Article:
“Everybody is always talking about what he’s going to do,” said the ruby-lipped intimate, “he has millions of ideas, but no real way to bounce them off of anybody who can give any advice or react in any way that could really help him. You see, he is usually surrounded by ‘yes men’; if you aren’t one of them, you aren’t part of the Bowie party. He never gets any perspective but his own.”
And now into the winter lair of the little lame prince himself.
When I walked in, I didn’t look directly at him at first (he was sitting on the couch). No matter how much he wanted to be a black brutha I knew he was a Star. I looked around the suite first. An enormous video-tape unit and extra large screen dominated the living room. There was a big stereo there too, and a lot of soul singles, you know, about 3,000 versions of “Rock The Boat” with different names. They were lying around like autumn leaves. Whenever anyone wanted to put another on, it was a search through the clutter of clothes and records to come up with the right one.
Alice Cooper was in the room with a couple other people who had stopped by to wish David well after the first concert in his Radio City Music Hall series. Bowie was sitting alone; man, I thought, is this number skinny! Not so much fashionable as sickly in army fatigue pants and a khaki shirt. This, I kept thinking, was the bloke who wrote ‘After All,’ ‘Drive In Saturday’ and ‘All the Young Dudes.’ It was no let-down seeing him emaciated, he still looked not so much real as like a projected hologram. Steeped in star through and through.
He didn’t exactly talk to the people in the room. He spoke lightly with Alice, but there was never anything like really talking, it was all more like the rest of the room listening to him giving a seminar on dues-paying and the strain of being a performer.
“I can never give a bad performance,” Bowie said sounding much more cockney than foppish as I had always imagined him to be. “At times in the not-so-major cities I give a great performance, but when I am at my best, it is a fantastic . . . event!” He paused for everyone to soak this up. “When I gave up performing I had no idea that people would take it so seriously… No, it wasn’t a joke but it was how I felt at the moment, sometimes moods like that seem like they will last forever.”
There was a hyper-tense beam of jangling energy that ran across his determined lips, into the hollows of his cheeks and boiled inside the sockets of his eyes. He was speaking a language he thought was that of a human being, yet he gave the non-stop aura of being a star, and it seemed that everyone in the room had to respect him as such. He kindly conceded that Alice was an excellent ‘vaudeville’ performer, but it was obvious that he didn’t consider that to be all that swell. He explained his new ‘soul’ tour in a way that made it sound as if it were a vehicle that he had chosen to ditch all the Ziggy memorabilia. He was riding it back to an unpretentious beginning, a music he could trace back to his own soul with.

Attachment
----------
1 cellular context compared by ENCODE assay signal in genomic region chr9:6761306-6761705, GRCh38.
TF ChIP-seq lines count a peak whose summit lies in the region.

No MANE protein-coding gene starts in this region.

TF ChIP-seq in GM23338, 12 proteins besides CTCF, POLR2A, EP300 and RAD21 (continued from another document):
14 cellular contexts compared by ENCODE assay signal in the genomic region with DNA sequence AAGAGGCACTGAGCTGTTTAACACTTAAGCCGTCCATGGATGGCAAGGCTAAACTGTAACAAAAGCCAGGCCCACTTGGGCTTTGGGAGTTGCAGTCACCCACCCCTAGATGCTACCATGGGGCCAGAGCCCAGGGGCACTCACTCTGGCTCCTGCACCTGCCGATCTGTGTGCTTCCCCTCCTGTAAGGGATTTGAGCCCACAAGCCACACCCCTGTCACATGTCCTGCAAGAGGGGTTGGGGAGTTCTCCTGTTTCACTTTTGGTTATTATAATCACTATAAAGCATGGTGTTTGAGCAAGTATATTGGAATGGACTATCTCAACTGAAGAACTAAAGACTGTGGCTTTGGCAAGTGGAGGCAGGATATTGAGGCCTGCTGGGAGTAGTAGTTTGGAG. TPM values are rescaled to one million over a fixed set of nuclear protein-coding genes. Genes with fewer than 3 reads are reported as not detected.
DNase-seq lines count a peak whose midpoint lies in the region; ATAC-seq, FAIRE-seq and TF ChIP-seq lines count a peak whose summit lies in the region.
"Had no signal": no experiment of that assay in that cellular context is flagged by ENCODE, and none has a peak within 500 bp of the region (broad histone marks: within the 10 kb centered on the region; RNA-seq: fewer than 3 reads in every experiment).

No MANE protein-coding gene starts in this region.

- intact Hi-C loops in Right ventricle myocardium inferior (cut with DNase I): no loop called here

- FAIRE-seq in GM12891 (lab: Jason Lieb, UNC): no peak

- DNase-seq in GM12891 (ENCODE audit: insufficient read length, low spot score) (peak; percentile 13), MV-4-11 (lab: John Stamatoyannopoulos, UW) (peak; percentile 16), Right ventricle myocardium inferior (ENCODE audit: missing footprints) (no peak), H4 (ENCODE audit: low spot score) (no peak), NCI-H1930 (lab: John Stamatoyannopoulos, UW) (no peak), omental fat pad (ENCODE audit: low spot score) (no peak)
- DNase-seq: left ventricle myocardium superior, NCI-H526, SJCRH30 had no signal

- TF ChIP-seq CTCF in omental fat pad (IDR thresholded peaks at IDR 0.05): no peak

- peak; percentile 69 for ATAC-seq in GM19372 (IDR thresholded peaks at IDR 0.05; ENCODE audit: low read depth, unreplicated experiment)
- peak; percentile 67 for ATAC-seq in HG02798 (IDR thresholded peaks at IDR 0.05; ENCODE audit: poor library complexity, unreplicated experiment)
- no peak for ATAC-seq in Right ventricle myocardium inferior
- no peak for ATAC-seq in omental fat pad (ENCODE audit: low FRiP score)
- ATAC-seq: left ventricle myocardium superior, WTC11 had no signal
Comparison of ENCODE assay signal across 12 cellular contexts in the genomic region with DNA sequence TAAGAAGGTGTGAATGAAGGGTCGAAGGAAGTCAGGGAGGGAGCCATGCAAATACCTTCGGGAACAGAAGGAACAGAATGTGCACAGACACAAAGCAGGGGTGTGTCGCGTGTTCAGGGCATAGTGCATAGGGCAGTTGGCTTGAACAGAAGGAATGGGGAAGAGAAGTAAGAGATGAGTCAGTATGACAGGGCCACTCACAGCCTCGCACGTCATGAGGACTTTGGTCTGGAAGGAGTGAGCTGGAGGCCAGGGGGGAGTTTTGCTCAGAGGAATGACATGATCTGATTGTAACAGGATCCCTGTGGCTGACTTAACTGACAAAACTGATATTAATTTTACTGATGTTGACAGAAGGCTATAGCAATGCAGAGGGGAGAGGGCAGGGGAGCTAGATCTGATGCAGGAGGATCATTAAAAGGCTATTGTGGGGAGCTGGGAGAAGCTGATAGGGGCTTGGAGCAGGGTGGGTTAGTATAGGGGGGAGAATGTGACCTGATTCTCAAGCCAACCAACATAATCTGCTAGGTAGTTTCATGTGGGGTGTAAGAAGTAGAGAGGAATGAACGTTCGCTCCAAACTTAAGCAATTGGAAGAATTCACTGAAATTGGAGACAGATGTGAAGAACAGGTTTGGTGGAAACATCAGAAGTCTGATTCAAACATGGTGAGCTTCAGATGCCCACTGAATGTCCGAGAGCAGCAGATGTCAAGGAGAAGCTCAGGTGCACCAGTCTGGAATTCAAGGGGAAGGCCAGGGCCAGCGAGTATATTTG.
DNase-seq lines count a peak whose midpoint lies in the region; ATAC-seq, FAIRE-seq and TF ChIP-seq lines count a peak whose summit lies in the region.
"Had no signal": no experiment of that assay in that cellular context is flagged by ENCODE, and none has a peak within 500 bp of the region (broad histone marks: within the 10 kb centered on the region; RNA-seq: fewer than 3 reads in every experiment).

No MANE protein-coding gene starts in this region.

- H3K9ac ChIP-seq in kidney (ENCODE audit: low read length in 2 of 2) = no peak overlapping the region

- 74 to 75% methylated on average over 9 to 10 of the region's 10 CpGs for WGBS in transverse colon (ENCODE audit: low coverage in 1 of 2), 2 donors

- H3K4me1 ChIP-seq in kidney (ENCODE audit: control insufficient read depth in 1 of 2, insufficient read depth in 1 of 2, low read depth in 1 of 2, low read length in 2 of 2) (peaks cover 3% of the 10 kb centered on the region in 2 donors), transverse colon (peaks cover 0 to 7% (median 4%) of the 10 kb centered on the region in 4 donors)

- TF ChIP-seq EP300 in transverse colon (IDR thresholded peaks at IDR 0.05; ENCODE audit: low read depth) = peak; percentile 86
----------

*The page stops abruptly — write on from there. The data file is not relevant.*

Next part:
And all the time there were the almost ominous references to the audience, those multitudes who wait for him to decide what to adore and call fabulous and accept next. “I must live up to those people’s expectations, I have almost got to be invincible!” He looked around at all of us.
Then he jumped up and played with the video-tape machine. He loves the machine, he said, and tapes of him in rehearsal and in other private moods were all about. With a few blips and then a big squibble across the screen, David Bowie’s image jumped to life in black and white. “Awww.” he said looking at it for an instant and then talking to one of his underlings who had manned the camera for this tape. “Why couldn’t you have focused it better?” It was a tape of a band rehearsal, but the figures could have been the Archies as easily as Bowie’s troup due to the bad focusing.
“Hey, that’s me…” Bowie chirped a little happier, “that’s me with the cap on!!” It still could have been the Archies; I guess it was one of those occasions where you would have to have been there to know for sure. “We’re about to do a great version of an old Joe Tex song next,” he informed us. It was not glitter music at all, it was just old-fashioned oldies… But he was right there in tune with it, pumping his foot in time to the bad sound. “You shoulda been there,” he said, “I don’t know why people don’t like this r&b show, I have got some of the best old-time blues players I could buy!”
He enthusiastically moved closer to the screen, almost encircling it with his arm, looking with a childish grin at the bouncing images, and squinting especially hard when the ‘one with the cap’ came into view. Here David Bowie had his own magic mirror, and his eyes were searching for anything that it reflected – something that might show him where he was going.
Article by Lance Loud for Circus Magazine, April 1975